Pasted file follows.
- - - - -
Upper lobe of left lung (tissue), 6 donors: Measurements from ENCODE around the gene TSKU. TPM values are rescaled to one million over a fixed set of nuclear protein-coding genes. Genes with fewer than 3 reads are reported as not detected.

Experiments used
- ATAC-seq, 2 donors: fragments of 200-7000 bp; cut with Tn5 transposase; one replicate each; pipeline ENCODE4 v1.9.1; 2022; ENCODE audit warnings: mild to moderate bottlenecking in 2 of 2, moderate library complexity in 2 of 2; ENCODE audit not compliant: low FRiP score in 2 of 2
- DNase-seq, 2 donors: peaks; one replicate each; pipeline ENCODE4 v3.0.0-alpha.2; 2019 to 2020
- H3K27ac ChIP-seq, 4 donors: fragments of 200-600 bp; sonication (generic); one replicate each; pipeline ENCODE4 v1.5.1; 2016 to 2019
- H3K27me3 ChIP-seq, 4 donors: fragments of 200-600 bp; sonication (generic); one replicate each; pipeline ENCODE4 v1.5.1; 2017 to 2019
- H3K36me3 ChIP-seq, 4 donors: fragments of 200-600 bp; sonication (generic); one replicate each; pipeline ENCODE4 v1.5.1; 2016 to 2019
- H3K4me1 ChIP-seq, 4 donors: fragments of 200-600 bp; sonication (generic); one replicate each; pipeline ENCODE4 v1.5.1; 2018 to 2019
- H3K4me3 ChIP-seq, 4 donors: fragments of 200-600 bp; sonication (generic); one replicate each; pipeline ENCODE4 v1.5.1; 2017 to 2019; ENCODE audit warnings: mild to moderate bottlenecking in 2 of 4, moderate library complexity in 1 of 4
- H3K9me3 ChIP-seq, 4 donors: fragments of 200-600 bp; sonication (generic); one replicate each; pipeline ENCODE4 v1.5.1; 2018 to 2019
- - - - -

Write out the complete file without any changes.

Upper lobe of left lung (tissue), 6 donors: Measurements from ENCODE around the gene TSKU. TPM values are rescaled to one million over a fixed set of nuclear protein-coding genes. Genes with fewer than 3 reads are reported as not detected.

Experiments used
- ATAC-seq, 2 donors: fragments of 200-7000 bp; cut with Tn5 transposase; one replicate each; pipeline ENCODE4 v1.9.1; 2022; ENCODE audit warnings: mild to moderate bottlenecking in 2 of 2, moderate library complexity in 2 of 2; ENCODE audit not compliant: low FRiP score in 2 of 2
- DNase-seq, 2 donors: peaks; one replicate each; pipeline ENCODE4 v3.0.0-alpha.2; 2019 to 2020
- H3K27ac ChIP-seq, 4 donors: fragments of 200-600 bp; sonication (generic); one replicate each; pipeline ENCODE4 v1.5.1; 2016 to 2019
- H3K27me3 ChIP-seq, 4 donors: fragments of 200-600 bp; sonication (generic); one replicate each; pipeline ENCODE4 v1.5.1; 2017 to 2019
- H3K36me3 ChIP-seq, 4 donors: fragments of 200-600 bp; sonication (generic); one replicate each; pipeline ENCODE4 v1.5.1; 2016 to 2019
- H3K4me1 ChIP-seq, 4 donors: fragments of 200-600 bp; sonication (generic); one replicate each; pipeline ENCODE4 v1.5.1; 2018 to 2019
- H3K4me3 ChIP-seq, 4 donors: fragments of 200-600 bp; sonication (generic); one replicate each; pipeline ENCODE4 v1.5.1; 2017 to 2019; ENCODE audit warnings: mild to moderate bottlenecking in 2 of 4, moderate library complexity in 1 of 4
- H3K9me3 ChIP-seq, 4 donors: fragments of 200-600 bp; sonication (generic); one replicate each; pipeline ENCODE4 v1.5.1; 2018 to 2019